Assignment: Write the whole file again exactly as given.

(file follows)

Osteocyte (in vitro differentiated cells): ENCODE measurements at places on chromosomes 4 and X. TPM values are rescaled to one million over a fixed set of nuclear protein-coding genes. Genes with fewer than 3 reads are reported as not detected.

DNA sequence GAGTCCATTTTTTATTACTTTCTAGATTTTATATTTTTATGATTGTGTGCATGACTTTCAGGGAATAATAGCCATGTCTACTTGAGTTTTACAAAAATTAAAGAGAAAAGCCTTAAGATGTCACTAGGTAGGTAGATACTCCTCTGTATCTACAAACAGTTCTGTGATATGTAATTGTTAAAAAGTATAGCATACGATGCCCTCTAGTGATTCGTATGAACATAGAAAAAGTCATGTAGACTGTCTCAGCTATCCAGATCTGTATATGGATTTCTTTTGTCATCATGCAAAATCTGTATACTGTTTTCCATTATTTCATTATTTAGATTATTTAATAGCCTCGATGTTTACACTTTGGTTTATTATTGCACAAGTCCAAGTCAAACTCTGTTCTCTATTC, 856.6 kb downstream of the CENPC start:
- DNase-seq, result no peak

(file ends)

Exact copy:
Osteocyte (in vitro differentiated cells): ENCODE measurements at places on chromosomes 4 and X. TPM values are rescaled to one million over a fixed set of nuclear protein-coding genes. Genes with fewer than 3 reads are reported as not detected.

DNA sequence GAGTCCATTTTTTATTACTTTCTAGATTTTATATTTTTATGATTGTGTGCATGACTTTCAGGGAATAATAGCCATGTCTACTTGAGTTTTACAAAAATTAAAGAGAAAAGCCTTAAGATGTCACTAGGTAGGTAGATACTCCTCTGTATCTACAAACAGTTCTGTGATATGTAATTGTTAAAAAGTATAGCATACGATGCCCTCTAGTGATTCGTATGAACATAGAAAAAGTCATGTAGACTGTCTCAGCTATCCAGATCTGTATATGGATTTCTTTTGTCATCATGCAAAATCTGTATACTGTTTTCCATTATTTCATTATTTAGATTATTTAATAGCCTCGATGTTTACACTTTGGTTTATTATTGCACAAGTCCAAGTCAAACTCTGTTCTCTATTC, 856.6 kb downstream of the CENPC start:
- DNase-seq, result no peak